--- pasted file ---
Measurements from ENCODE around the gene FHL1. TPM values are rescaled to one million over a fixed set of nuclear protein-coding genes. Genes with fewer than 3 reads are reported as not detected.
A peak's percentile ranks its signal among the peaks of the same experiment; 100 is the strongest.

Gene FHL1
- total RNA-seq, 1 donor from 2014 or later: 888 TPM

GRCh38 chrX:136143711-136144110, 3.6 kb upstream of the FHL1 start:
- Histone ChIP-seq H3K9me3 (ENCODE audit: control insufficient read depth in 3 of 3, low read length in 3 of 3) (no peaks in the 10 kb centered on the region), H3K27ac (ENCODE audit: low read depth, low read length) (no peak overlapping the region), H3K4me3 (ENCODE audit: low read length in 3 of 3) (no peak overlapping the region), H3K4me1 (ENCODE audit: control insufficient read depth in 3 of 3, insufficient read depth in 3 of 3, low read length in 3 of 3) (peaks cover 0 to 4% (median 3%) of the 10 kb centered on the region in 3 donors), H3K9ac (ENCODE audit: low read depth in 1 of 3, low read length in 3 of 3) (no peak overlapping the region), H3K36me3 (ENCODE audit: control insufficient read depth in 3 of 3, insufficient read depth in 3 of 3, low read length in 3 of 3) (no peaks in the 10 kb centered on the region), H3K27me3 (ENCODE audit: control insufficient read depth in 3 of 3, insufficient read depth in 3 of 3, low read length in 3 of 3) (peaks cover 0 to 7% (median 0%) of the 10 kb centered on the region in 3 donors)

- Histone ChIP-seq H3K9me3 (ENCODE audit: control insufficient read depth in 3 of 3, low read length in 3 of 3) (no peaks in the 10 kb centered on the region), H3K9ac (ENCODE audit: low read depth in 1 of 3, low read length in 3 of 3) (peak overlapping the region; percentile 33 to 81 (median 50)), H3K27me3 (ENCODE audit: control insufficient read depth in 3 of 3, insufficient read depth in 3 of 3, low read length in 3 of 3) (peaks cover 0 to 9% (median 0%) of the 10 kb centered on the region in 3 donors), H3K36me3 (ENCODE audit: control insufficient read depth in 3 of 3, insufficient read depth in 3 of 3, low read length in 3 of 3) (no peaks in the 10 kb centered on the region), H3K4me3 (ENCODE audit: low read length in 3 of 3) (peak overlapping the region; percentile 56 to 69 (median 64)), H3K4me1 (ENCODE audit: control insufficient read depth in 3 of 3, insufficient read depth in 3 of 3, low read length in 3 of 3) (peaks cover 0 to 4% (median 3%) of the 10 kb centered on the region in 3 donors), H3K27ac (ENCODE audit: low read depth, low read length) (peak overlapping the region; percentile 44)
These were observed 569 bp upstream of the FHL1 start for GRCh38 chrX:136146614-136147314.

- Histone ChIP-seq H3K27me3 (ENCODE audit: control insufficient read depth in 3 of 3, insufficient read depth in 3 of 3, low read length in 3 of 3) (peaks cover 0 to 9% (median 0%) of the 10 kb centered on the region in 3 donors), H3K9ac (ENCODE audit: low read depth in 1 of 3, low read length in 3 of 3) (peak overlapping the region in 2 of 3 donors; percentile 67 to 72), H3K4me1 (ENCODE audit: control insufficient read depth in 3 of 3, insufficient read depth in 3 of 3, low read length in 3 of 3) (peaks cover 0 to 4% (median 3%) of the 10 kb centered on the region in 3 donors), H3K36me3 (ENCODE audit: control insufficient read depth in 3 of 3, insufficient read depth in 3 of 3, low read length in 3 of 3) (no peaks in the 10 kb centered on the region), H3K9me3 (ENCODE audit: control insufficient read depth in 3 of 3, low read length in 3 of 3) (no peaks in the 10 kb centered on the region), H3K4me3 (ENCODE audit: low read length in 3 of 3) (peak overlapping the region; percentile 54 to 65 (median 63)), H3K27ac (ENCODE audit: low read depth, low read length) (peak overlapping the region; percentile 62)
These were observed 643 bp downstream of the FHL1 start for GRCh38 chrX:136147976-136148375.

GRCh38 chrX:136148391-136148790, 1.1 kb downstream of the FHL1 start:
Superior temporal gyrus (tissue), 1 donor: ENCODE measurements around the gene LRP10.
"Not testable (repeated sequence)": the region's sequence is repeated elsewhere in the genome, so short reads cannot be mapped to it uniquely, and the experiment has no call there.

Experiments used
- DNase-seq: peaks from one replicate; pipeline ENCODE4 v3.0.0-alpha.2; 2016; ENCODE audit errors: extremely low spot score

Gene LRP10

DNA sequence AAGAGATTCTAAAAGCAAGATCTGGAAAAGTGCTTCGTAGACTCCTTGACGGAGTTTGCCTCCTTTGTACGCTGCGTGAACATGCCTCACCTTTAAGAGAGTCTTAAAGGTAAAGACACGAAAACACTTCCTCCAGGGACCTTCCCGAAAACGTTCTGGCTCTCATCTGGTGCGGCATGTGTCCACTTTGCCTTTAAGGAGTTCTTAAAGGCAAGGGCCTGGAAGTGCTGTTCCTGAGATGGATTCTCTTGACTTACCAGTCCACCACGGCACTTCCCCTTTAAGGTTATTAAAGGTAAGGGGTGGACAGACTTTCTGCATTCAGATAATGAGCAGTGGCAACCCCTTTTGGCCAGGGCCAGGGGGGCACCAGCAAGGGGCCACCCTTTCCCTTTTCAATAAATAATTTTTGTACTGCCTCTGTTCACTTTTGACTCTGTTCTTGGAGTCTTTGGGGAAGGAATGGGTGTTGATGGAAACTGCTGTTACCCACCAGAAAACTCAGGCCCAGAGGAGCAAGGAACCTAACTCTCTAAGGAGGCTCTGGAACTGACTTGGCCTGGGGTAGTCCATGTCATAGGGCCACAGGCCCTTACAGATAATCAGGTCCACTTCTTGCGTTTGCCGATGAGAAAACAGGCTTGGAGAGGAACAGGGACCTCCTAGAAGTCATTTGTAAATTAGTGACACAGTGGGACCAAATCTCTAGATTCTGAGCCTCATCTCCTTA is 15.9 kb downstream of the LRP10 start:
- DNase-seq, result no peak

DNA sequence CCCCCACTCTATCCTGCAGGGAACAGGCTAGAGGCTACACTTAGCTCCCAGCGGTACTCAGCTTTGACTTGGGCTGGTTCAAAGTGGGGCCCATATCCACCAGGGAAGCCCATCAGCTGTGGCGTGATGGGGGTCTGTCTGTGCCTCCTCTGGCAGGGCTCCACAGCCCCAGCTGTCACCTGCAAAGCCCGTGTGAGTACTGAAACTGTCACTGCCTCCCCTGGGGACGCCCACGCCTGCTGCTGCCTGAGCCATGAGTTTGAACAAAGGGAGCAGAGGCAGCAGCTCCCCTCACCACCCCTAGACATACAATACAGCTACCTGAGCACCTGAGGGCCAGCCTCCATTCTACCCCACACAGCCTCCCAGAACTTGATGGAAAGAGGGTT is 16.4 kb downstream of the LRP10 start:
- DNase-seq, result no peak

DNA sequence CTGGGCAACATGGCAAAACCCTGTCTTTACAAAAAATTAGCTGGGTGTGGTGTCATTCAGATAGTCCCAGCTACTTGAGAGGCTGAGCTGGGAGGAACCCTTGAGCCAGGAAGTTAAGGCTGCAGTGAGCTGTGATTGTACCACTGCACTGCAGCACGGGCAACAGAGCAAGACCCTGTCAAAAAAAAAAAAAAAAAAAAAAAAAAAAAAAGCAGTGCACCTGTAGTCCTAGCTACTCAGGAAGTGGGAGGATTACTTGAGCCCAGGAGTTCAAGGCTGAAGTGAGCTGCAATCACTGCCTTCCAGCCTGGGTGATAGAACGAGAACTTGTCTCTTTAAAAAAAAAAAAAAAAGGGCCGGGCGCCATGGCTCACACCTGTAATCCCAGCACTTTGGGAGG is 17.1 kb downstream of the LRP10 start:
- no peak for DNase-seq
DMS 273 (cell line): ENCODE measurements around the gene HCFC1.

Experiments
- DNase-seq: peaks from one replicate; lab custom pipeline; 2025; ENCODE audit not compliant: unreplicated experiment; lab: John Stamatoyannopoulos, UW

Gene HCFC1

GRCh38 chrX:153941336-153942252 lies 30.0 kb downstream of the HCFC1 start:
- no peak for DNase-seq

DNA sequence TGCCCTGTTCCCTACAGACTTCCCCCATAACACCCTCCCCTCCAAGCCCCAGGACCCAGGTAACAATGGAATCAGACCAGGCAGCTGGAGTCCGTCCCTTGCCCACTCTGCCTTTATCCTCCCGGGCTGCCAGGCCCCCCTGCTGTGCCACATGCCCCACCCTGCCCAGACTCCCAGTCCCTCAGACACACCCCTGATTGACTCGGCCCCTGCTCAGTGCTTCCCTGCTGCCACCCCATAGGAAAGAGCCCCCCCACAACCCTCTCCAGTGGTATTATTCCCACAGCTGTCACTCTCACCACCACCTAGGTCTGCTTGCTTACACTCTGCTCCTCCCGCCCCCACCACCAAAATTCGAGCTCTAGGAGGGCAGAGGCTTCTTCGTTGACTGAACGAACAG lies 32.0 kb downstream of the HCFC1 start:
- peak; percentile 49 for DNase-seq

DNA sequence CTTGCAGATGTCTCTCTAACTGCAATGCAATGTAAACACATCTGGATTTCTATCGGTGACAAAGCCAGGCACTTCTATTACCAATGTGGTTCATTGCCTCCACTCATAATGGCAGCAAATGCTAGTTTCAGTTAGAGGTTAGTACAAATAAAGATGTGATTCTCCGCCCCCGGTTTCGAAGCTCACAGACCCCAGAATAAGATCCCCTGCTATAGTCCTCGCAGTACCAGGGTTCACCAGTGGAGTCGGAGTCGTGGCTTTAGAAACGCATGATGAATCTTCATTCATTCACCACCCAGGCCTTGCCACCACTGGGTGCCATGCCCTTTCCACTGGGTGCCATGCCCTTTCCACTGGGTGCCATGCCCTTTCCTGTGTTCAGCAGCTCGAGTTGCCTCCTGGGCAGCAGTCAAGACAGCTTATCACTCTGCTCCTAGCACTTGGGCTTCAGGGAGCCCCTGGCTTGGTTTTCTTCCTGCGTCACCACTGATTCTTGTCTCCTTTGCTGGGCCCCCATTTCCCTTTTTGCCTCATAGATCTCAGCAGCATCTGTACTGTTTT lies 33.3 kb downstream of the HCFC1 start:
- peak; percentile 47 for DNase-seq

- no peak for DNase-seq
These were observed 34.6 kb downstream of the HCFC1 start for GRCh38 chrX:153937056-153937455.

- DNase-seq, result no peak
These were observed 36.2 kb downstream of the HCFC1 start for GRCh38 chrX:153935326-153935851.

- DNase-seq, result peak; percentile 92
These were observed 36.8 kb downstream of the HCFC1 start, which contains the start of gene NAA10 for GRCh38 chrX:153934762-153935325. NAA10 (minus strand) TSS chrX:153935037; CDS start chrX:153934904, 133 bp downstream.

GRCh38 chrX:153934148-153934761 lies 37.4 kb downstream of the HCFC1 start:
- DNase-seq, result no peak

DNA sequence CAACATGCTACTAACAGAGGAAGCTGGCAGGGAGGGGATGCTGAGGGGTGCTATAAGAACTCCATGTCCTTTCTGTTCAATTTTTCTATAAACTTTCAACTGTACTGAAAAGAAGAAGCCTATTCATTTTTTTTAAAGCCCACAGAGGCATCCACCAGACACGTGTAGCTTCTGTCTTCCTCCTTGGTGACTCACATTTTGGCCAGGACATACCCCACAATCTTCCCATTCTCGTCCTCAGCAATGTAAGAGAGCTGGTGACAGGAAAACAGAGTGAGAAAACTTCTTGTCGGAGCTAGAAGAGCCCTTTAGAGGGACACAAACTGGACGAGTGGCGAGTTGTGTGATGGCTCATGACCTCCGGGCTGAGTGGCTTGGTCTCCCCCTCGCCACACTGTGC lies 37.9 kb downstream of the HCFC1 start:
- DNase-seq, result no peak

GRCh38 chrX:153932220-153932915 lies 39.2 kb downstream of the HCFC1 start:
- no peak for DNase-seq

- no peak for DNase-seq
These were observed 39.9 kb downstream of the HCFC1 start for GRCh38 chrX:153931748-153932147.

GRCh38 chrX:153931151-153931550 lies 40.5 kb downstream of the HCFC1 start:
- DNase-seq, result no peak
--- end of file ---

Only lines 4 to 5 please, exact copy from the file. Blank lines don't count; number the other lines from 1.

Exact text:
- total RNA-seq, 1 donor from 2014 or later: 888 TPM

GRCh38 chrX:136143711-136144110, 3.6 kb upstream of the FHL1 start: